If your veterinarian requests to see the dog immediately, bring these specific details with you.
- When and how: How long it has been since they ingested the pothos plant and how much of the plant you think your dog ingested
- Breed: Your dog's breed or mix of breeds if known
- Age: Your dog's age
- Weight: Your dog's normal weight
- Symptoms: The symptoms that you have observed
- The plant itself: If possible, bring the plant with you
- Samples of any vomit or stool: The veterinarian may find it helpful to examine anything that your dog has produced since eating the pothos plant
Recovery of pothos plant poisoning in dogs
After an initial exam, the veterinarian may want to run diagnostic tests to be sure that your dog does have serious complications from ingestion. Typically, they will draw blood to run a complete blood count (CBC) and chemistry. They may also elect to do a urinalysis to further evaluate how the kidneys are doing after pothos poisoning.
If your dog ate a significant amount of leaves and stems, the veterinarian may induce vomiting. This will help reduce further damage from the calcium oxalate crystals. If your dog has been actively vomiting, they made be dehydrated and may need to stay overnight at the clinic for fluid therapy and observation. They will likely not have an appetite for 24 hours following the event as their system copes with the calcium oxalate crystals.
How to keep pothos away from dogs
If you own a pothos houseplant, hang it from the ceiling to make sure it is out of reach of your dog. Remove leaves as soon as they fall to the floor and keep the pothos plant healthy to decrease the number of leaves the houseplant sheds.
Know your pet's health. If you have an older dog with many problems, you may have to react quicker to a poison emergency. When you are away from your home, make sure your dog cannot access any room with a pothos plant. Crate training your dog will come in handy for keeping them safe while you are away.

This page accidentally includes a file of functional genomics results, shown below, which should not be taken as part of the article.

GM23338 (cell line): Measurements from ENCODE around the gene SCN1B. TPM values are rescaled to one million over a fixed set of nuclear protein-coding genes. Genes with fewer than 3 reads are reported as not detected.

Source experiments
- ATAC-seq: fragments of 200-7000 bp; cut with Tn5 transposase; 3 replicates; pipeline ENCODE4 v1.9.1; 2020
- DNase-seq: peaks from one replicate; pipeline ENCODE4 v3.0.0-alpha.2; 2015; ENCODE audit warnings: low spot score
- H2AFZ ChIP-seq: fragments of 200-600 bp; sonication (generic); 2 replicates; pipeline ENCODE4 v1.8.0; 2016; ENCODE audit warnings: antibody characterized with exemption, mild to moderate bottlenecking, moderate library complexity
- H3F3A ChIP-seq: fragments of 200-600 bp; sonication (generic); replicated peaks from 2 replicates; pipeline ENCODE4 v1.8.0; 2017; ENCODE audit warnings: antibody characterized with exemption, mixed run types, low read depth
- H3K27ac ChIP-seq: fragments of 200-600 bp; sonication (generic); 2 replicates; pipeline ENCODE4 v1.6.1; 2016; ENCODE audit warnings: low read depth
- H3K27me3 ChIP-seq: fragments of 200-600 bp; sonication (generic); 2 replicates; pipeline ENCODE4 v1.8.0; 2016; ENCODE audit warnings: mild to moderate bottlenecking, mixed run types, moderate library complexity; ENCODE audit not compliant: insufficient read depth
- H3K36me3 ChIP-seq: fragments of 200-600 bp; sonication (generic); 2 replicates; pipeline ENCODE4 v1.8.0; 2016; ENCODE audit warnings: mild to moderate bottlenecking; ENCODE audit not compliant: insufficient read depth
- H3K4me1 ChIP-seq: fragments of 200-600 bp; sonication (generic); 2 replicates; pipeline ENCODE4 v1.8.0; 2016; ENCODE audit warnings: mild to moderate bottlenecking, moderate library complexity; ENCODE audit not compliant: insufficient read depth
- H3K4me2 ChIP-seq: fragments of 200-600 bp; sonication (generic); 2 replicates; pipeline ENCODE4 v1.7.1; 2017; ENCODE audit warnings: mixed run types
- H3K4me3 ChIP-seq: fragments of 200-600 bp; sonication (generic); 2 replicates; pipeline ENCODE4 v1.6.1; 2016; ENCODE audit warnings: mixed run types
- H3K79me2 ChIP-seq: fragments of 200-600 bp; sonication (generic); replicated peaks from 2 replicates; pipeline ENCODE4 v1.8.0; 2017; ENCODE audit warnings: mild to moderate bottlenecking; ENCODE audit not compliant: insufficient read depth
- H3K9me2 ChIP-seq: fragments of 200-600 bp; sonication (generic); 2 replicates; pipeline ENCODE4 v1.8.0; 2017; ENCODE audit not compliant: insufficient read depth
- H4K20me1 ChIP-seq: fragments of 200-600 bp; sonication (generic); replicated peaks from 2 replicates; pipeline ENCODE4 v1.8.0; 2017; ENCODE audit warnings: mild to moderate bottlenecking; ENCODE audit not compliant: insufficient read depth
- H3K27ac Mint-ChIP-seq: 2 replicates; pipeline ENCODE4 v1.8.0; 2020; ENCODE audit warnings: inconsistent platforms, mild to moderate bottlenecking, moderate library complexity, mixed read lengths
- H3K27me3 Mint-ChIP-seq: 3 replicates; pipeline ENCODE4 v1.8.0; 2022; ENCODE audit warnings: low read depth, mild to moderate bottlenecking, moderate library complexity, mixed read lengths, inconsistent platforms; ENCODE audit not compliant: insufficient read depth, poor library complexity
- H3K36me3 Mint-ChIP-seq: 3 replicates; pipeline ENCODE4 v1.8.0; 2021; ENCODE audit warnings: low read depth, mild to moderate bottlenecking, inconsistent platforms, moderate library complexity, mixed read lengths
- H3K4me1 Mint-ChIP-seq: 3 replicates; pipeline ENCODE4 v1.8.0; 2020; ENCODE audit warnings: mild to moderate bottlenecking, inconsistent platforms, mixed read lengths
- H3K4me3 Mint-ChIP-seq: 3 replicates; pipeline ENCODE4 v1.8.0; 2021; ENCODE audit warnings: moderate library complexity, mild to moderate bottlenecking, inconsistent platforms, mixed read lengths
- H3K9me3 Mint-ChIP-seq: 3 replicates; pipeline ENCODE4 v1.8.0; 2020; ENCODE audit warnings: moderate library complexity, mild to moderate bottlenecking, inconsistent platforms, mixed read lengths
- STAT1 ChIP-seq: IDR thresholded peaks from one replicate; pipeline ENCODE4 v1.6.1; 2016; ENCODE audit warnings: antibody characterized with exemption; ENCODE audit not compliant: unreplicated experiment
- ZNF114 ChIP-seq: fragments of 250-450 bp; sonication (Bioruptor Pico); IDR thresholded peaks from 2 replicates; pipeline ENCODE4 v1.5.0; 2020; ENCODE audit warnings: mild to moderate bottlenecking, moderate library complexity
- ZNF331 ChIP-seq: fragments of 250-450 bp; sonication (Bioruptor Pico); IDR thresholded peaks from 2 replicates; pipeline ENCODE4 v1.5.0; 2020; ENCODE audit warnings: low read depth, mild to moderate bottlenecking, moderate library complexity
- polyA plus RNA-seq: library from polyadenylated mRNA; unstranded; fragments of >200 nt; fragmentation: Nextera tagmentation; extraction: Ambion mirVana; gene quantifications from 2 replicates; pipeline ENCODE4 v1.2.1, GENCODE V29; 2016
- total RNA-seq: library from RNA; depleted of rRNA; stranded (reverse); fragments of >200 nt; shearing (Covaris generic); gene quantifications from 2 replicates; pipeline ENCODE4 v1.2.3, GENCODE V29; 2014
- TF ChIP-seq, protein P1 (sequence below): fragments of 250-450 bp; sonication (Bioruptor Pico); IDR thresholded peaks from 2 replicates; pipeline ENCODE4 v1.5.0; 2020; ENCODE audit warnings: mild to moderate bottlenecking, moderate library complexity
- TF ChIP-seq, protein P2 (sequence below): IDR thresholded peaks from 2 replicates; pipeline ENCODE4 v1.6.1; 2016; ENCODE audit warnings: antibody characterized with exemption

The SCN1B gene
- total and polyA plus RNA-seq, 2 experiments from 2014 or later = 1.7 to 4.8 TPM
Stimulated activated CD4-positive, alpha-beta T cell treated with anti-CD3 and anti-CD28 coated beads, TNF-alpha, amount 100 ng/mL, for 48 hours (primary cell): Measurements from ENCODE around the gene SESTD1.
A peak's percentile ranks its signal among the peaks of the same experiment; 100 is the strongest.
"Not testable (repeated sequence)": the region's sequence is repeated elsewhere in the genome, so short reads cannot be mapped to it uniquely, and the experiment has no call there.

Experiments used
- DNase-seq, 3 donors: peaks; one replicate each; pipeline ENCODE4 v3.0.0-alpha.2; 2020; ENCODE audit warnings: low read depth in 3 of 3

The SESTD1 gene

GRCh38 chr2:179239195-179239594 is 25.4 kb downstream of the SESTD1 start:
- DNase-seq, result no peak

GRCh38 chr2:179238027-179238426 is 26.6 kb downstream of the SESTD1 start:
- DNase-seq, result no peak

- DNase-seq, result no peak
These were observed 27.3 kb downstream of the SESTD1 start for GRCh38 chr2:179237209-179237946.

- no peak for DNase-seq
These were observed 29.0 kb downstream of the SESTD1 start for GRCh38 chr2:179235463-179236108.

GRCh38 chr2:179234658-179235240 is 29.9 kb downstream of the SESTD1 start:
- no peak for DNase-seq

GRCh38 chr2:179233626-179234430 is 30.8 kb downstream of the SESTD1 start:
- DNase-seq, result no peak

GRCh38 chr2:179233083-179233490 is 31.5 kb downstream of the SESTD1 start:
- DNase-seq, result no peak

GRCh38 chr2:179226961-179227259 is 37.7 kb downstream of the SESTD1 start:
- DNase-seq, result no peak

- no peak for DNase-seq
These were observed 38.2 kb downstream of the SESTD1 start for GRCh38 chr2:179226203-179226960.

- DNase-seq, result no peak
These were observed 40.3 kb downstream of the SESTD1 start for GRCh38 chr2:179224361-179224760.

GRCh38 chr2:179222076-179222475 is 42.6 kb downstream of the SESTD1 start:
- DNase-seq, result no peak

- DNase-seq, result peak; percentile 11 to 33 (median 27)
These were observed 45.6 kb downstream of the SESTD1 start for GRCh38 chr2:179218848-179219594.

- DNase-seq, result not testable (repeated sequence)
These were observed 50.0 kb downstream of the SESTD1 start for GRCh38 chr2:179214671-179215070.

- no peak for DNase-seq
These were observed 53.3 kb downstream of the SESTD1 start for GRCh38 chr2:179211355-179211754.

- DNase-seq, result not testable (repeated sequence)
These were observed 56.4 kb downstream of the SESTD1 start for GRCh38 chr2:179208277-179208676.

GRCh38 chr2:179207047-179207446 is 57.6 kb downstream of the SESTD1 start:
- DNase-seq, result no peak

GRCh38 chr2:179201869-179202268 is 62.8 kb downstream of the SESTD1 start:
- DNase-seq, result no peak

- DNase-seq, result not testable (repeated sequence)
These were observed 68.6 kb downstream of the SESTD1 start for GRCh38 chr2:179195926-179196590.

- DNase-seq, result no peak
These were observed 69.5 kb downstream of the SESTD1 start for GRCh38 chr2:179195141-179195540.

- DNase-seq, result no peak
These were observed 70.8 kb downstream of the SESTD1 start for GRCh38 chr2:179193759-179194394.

Prepare ahead of time for a poison emergency by posting key phone numbers, such as those for the ASPCA Animal Poison Control Center (888-426-4435) and your dog's veterinarian, near the phone. Invest in an animal emergency kit, which contains items you can use to quickly assist your sick or injured dog.
Other poisonous houseplants
The following list of common houseplants are among those that are toxic to both cats and dogs.
- peace lily
- taro vine
- rubber plant
- plants in the family Araceae (dieffenbachia)
- sago palm
- aloe vera and some other succulents are toxic to pets
- jade plant
- ivy arum
The spider plant is non-toxic to dogs and cats. The African violet is non-toxic.
Pothos plants are a great option for houseplants since they don't require a lot of care or sunlight. However, be sure that they are placed in areas to which your pets do not have access since the calcium oxalate crystals contained in every part of the pothos are toxic to dogs. Seek veterinary help immediately if your dog ingests any parts of the plant.